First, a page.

You Must Be Adaptable or RV Life Will Break You
You may have heard this before, but it’s true and essential to understand. RVers, especially full-time RVers, have to be flexible. RV life will break you if you’re not adaptable to frequent changes, things breaking, and stressful days or interrupted plans.
New RVers commonly hit the road with high hopes only to turn in the keys before the year is over. RV life just isn’t for some people, and that’s okay. It’s important to approach this lifestyle with a level head and realistic expectations; otherwise, you might be the next to hang up the keys.
The Cold, Hard Truth About RV Life: It’s Hard
RV life is hard. There’s no way around it. But life is difficult in general. Living in a house is hard, just in a different way. Essentially, you have to choose your hard.
You have to choose which struggles are worth it to you to live in a specific way. If moving your house around the continent is worth it to you to live a life of travel and exploration, you will find ways to adapt.
After a while of living the RV life, the struggles and challenges that come with it will become your new normal.
Pro Tip: RVing full time is not easy. These are some of The Worst Things About RV Living.
What To Do If Your RV Life “Dream” Feels More Like a Nightmare
If you’re feeling like your RV life is more of a nightmare than a dream, you’re not alone. But it doesn’t have to feel that way! If you’re not ready to let go of the RV life, here are some tips to help you adjust.
Find A Community
Finding community on the road is perhaps the number one way to make the traveling life feel more homey.
And meeting people at campgrounds and RV parks is a mixed bag; it’s really hard to find “your people” at a campground. It happens, but it’s not a guarantee!
Research RV membership clubs and join the ones that look the most appealing to you. RV membership clubs hold all different kinds of events throughout the year. Many people make lifelong friends at RV events!
Escapees RV Club and their Xscapers community have events almost every month of the year for every interest group you can imagine. You can also look into Fulltime Families, FMCA, and the yearly RVillage rally to make friends with similar interests.
If you can’t get to an event yet, find the Facebook groups for these RV clubs and join them. You can start making friends online and see if anyone is in your area.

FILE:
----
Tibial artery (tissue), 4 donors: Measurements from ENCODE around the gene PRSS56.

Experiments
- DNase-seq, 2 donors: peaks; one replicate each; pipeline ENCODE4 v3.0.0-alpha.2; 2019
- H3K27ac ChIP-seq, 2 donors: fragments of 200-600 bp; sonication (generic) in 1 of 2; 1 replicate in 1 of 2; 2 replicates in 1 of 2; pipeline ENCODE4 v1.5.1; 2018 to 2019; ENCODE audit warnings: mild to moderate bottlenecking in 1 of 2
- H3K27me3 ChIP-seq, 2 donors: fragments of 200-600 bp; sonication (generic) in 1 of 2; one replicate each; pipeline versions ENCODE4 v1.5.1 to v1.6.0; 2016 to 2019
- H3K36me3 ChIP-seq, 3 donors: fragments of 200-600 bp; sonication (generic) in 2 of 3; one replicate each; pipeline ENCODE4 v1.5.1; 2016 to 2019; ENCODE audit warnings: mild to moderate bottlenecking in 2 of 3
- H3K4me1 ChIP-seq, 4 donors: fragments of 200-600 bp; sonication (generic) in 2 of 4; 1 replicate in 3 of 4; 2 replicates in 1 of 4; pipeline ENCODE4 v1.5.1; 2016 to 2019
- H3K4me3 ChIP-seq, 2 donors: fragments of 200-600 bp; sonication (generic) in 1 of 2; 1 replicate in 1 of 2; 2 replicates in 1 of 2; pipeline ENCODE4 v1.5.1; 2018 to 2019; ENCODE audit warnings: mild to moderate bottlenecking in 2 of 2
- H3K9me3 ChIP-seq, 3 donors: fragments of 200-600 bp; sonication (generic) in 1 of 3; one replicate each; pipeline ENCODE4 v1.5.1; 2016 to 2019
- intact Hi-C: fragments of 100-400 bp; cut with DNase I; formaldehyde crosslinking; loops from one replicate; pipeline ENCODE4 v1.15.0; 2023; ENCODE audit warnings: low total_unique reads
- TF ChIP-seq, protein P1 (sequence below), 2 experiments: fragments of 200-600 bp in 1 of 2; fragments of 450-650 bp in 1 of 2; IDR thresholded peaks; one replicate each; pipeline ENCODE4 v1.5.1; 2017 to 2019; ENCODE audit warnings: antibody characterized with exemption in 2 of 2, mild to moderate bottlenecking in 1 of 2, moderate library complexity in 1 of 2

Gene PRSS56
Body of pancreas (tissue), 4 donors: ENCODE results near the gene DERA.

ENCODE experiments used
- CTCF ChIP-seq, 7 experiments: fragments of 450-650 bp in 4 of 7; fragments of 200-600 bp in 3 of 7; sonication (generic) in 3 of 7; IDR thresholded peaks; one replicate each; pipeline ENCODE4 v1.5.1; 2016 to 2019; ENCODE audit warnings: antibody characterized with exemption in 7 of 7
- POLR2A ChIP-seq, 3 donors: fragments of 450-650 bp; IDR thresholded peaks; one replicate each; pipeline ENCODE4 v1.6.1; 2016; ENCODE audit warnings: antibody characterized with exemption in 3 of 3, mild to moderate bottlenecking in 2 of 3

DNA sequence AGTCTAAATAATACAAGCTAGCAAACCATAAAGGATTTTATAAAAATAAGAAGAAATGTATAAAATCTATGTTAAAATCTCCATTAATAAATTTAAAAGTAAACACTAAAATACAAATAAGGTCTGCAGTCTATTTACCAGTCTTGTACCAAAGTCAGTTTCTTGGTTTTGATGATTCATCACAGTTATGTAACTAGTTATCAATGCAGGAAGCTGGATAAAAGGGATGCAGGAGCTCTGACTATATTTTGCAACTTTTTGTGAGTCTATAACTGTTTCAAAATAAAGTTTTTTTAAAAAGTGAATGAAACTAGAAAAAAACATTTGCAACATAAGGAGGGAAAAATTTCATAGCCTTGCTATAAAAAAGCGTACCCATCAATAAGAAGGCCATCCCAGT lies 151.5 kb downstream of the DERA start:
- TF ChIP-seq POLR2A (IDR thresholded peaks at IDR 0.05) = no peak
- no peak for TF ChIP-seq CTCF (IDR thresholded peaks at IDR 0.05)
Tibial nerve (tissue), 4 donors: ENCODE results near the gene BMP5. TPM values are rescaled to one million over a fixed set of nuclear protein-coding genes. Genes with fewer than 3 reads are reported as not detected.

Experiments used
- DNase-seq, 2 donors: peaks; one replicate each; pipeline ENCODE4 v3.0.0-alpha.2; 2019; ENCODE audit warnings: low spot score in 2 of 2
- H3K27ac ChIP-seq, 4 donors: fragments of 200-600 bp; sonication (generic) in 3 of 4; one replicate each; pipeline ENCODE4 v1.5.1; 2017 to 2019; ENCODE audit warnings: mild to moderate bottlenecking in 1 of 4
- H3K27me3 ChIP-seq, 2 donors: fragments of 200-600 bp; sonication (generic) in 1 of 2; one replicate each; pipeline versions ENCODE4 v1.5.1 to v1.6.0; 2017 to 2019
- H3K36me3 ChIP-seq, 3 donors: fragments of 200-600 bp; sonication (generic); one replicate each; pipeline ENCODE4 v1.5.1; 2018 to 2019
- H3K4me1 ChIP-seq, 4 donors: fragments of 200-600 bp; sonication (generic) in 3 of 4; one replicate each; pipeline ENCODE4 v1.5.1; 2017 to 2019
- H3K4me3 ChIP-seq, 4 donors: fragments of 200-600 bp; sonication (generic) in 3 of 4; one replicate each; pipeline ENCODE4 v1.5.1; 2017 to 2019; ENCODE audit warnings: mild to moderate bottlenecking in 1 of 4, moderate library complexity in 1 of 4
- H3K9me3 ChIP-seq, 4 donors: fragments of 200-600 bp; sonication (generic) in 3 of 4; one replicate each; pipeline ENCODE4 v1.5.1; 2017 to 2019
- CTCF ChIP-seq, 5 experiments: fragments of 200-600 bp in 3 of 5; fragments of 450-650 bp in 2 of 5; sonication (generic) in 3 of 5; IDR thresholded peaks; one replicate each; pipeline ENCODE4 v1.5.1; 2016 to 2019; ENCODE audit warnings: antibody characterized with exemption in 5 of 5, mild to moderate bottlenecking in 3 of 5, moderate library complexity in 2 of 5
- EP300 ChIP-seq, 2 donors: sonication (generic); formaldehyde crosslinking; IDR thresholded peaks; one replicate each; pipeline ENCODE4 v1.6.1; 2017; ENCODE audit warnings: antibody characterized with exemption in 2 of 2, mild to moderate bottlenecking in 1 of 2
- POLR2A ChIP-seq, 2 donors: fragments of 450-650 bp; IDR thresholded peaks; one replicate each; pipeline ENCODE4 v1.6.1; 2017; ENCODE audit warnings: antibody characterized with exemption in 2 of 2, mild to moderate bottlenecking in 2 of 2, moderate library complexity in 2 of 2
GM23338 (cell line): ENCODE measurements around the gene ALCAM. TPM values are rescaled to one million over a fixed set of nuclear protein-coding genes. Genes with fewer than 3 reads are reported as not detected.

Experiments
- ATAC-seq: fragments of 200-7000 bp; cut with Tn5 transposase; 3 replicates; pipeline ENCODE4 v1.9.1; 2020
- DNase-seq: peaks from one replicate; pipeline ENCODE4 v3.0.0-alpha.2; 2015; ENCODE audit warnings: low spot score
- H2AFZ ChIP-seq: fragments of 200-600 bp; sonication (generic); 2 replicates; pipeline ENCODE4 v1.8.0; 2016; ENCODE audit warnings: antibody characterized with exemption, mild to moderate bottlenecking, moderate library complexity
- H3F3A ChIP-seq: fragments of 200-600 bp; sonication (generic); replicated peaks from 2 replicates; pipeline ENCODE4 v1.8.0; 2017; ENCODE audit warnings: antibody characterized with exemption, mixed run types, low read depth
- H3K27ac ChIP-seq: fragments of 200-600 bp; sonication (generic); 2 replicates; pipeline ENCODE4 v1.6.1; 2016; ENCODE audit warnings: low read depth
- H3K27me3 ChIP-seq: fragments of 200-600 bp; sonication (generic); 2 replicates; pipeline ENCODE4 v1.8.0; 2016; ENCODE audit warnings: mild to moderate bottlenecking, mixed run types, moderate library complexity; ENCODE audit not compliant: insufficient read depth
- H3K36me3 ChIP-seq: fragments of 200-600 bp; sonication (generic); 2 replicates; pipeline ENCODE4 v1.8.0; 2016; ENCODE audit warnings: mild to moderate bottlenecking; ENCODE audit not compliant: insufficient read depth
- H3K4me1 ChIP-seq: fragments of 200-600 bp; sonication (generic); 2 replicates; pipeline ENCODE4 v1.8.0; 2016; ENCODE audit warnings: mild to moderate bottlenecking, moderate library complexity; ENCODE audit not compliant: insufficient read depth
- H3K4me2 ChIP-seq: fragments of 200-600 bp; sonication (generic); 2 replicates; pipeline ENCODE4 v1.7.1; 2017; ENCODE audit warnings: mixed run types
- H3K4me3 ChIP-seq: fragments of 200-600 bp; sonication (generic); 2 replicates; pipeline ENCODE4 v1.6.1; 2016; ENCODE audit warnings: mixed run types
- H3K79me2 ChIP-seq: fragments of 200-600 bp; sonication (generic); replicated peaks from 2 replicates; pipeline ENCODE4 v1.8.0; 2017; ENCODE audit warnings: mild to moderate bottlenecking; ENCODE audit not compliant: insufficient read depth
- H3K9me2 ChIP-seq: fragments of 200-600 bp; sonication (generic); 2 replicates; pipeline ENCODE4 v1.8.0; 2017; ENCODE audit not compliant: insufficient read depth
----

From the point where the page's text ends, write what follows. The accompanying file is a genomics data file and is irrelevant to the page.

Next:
If your rate of travel is causing unnecessary stress, make accommodations. Maybe you won’t reach your goal of hitting every national park within one year, but you’ll save yourself so much stress – which should be the ultimate goal.
If money is going faster than you expected, slow down your travel rate and set a budget. Research and join discount camping clubs to save on the price of RVing.
If something isn’t working, examine it and make accommodations if at all possible.
Plan Regular R&R
Travel days are stressful. And if you’re working from the road and trying to explore each new location, your life can quickly become overwhelming. Make sure to schedule days for yourself that you don’t do a single thing.
Plan days to relax and rest: no traveling, no exploring, and no working. Veg out on the couch with your favorite movies or videos games, or indulge in a hobby.
Take Actual Vacations
Sometimes you want an actual vacation from RV life, and that’s perfectly okay. If you find yourself craving a vacation, take one! You deserve it.
RV Life Is Rewarding Once You Get Over the Hump
RV life does have incredible views and really rewarding, picture-perfect moments. These moments can make the challenges all worth it!
Once you get over the initial reality shock of RV life, it starts to feel like your new normal. You’ve learned to adapt to the challenges of the lifestyle, and you can anticipate and be ready for any issue that comes your way.
The tips outlined in this article will make your acclimation period much easier. Find a community and make sure to take time for yourself. RV life is hard sometimes, but it doesn’t have to be a nightmare!